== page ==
Frustration over 'weak' Rio+20 text

25th June 2012


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Environment groups lambast lack of ambition and action in Rio+20 agreement, as policymakers admit the text will disappoint many

World leaders have been accused of failing to get to grips with the challenges of sustainable development after signing up to the “Future we want” document negotiated during the Rio+20 summit last week.

Representatives from more than 190 countries ratified the text ahead of the close of the summit on Friday (22 June), despite groups including WWF, Greenpeace and Friends of the Earth strongly criticising the document as offering little tangible action to tackle environmental impacts and encourage sustainable development.

“World leaders in Rio have responded to the tide of global destruction that’s fast approaching by sticking their heads firmly in the sand,” warned Friends of the Earth’s director of policy Craig Bennett, who attended the conference. “These talks have been completely undermined by a dangerous lack of ambition, urgency and political will.”

The executive director of the UN Environment Programme, Achim Steiner, admitted that the conclusion of the talks had not lived up to expectations.

“The outcome of Rio+20 will disappoint and frustrate many given the science, ... the analysis of where development is currently heading for seven billion people and the inordinate opportunity for a different trajectory,” he said.

“However, if nations, companies and civil society can move forward on the positive elements of the summit's outcome it may assist in one day realising the future we want.”

The document has been criticised for doing little more than acknowledging the difficulties of climate change, resource use and protecting the environment, with the signatories not required to undertake any targeted actions.

“While the text states that it recognises that action is fundamental and underscores the importance of governments taking a leadership role, its fine words lack clarity about implementation mechanisms and frameworks and clear specific actions,” argued Dr Margaret Adey, development director of the University of Cambridge Programme for Sustainability Leadership.

World leaders have, however, agreed to work together to develop new sustainable development targets to succeed the Millennium Development Goals in 2015.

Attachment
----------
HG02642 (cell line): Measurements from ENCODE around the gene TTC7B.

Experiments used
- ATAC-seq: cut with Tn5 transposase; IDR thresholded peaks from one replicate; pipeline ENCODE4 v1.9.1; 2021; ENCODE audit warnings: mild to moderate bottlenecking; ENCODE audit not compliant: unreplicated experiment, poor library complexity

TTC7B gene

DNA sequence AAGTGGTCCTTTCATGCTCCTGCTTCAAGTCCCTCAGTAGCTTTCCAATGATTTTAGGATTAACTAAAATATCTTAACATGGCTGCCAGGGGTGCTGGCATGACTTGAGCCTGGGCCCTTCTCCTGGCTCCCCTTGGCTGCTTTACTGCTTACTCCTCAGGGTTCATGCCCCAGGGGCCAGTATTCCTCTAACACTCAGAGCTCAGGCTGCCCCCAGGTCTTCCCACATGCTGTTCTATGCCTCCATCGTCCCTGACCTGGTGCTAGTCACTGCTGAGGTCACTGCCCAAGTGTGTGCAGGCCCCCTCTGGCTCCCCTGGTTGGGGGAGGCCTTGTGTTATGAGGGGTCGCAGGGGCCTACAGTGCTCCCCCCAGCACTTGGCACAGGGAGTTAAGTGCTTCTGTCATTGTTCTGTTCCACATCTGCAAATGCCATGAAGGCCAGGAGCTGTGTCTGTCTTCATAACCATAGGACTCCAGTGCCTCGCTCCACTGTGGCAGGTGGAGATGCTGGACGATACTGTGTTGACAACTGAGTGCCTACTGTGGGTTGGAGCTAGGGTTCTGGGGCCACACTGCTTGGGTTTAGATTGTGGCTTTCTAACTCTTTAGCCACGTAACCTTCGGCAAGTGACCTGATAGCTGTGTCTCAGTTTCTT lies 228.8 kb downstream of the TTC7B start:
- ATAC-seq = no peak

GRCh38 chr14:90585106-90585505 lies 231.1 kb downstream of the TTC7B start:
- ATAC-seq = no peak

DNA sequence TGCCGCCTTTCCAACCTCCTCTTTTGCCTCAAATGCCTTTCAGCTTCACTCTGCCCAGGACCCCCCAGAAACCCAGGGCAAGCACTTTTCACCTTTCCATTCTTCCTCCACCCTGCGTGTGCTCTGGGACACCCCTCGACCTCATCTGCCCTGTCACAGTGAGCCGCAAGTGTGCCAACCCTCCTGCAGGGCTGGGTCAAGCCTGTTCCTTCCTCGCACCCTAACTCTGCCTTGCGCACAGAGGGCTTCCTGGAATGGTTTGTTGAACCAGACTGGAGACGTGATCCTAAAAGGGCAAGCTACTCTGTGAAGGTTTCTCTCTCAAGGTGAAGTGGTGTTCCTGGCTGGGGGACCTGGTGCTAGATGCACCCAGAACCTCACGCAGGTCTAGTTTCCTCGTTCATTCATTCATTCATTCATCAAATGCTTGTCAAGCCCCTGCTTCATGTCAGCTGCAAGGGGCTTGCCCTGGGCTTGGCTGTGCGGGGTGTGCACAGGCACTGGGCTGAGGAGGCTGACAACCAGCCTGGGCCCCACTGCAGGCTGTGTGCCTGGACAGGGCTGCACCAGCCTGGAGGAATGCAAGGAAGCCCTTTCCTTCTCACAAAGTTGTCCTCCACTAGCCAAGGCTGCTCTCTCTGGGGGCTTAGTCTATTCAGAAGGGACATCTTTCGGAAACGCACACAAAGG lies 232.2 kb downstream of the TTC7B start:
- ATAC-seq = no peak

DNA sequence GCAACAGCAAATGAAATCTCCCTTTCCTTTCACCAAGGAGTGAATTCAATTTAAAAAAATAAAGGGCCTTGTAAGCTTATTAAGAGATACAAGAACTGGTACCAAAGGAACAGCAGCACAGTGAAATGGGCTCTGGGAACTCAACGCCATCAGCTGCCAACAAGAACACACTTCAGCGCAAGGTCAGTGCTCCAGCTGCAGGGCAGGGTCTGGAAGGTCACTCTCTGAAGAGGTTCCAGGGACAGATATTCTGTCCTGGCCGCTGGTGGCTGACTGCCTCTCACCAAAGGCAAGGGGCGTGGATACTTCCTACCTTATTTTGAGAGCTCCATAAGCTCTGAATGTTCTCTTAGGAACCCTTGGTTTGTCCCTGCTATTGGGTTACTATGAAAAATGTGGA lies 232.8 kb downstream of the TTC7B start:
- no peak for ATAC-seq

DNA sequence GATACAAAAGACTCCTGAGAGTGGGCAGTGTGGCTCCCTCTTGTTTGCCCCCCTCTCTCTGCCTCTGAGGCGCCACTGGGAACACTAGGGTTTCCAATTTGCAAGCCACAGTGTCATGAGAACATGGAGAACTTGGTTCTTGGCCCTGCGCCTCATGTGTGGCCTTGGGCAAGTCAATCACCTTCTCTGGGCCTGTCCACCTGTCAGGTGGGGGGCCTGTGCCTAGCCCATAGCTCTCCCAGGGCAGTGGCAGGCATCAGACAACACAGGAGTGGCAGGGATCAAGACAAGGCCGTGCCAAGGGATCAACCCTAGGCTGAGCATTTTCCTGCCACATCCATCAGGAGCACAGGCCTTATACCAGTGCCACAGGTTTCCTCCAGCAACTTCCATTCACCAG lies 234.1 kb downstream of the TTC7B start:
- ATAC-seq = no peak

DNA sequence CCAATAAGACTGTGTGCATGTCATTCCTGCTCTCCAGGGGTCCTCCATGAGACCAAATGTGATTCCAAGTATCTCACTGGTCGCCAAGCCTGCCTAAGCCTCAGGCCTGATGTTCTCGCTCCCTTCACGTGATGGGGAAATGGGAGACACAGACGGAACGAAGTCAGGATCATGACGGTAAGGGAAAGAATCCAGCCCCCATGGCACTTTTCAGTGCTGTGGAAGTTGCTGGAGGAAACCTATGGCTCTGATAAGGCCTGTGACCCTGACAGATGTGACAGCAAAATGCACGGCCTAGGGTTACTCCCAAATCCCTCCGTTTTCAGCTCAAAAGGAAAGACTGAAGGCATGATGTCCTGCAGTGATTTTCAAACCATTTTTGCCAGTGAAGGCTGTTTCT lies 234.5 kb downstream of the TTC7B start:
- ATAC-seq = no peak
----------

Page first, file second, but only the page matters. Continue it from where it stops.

Representatives from 30 countries will form a working group to develop the goals, which will focus on food, water and energy, by September 2013. Private sector organisations will have a role in designing the new goals after UN secretary-general Ban Ki-moon accepted the recommendation from the Rio+20 Corporate Sustainability Forum.

Rio+20 participants also agreed to extend marine conservation to include oceans, boost efforts to manage forests sustainably, and to provide greater support to the UNEP.

They overwhelmingly endorsed the view that a green economy is important for the future, and called on more businesses to report on their sustainability performance.

Participants also acknowledged that a new understanding of wealth incorporating natural capital was needed, and asked the UN Statistical Commission to launch a programme investigating the potential of extending the concept of gross domestic product (GDP).

Deputy prime minister Nick Clegg, who led the UK delegation and announced the UK’s plan to mandate greenhouse-gas reporting for businesses at the summit, said the next step was to “turn words into action”.

“We need to work together to change behaviours, to change all our mindsets and put our world on a more sustainable footing,” he said. “I would like to think that the ideas we have promoted here – governments, civil society, consumers and business working together and concepts like the green economy and natural capital – will be central to the way we all behave.”

Meanwhile, environment secretary Caroline Spelman, who participated in the negotiations, said: “Rio+20 has shown that there is political ambition for change. Now we have to make sure that will is not squandered.”

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